Robin Loznak / Our Children's Trust<p>Rodgers: The court doesn't look to what's going on outside the courtroom in order to render a legal decision. But the courts are also made up of judges who are human and aware of the world around them. They understand when there is societal change going on. You see that with the gay marriage decision. I don't think that decision would have happened without the "Love Is Love" and other campaigns. Same thing with Brown v. Board of Education and the bus boycotts. So the movements outside of the courtroom are critical. We have three branches of government, and they all know what the other is doing. But I wouldn't go so far as to say that the courts are influenced directly. It's really much more indirect, long term and bigger picture.</p><p><span></span>Korten: If you do go to trial, you will bring testimony from many experts. But much of that information is already in the news, in academic papers and reviewed in governmental panels. Is there any special value to having it aired in court?</p><p>Rodgers: Absolutely. Because in court, it's sworn testimony under oath. Scientific testimony has to go through a very rigorous process to be admissible in a court of law. Junk science is thrown out or considered unreliable. There are scientific standards for what's admissible in a court of law. The person delivering testimony has to be considered an expert in the fields in which they're testifying. There's no fake news in the court because that's considered perjury. And then the witness is cross-examined. So it gives the other side an opportunity to poke holes in their testimony and to bring in other conflicting information.</p><p>We have 23 expert witnesses. People like James Hansen, Joseph Stiglitz, Frank Ackerman, Harold Wanless, Steve Running, Hugh Goldberg, Pete Erickson and [James Gustave] Speth, all of whom are the top experts in their fields. It'll be the trial of the century.</p><p>Korten: What is the best outcome you could imagine from this suit?</p><p>Rodgers: A court order recognizing that these youth have constitutional rights and that the government is violating those constitutional rights. And then a court order directing the defendants—the government agencies—to come up with a plan to bring the energy system into constitutional compliance.</p><p>While the courts can order the government to make a plan, they don't write policies. That's why things like the Green New Deal and other climate change policies are so critical. We have to have the policies ready because our government is not going to be quick to develop a remedial plan.</p><p>Korten: What can ordinary citizens do to support this case?</p>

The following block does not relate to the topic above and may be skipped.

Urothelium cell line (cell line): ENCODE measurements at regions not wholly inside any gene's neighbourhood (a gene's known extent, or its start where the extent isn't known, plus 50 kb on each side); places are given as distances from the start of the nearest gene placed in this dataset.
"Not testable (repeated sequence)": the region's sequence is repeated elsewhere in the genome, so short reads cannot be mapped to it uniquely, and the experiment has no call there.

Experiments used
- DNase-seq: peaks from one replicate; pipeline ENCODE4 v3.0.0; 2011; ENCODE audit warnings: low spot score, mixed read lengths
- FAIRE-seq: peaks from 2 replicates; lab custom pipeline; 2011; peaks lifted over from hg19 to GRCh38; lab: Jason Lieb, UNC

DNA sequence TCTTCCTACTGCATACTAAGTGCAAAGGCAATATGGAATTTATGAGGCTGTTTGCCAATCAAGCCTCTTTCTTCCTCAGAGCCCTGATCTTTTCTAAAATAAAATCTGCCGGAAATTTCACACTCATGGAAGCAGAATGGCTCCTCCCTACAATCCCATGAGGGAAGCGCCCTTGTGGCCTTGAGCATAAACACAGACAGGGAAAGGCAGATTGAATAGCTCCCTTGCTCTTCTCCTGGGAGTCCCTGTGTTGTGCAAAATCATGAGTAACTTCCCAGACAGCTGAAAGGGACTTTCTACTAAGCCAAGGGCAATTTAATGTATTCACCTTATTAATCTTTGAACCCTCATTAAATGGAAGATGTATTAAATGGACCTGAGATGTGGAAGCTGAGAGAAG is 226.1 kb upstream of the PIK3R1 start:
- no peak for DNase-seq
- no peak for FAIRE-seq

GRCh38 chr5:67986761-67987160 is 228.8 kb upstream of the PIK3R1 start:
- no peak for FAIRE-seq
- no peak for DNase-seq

Attorney Andrea Rodgers being interviewed at a press conference on the steps of the Miami Dade County Courthouse in 2018. Rodgers was representing Florida youth in a climate change lawsuit against the state of Florida.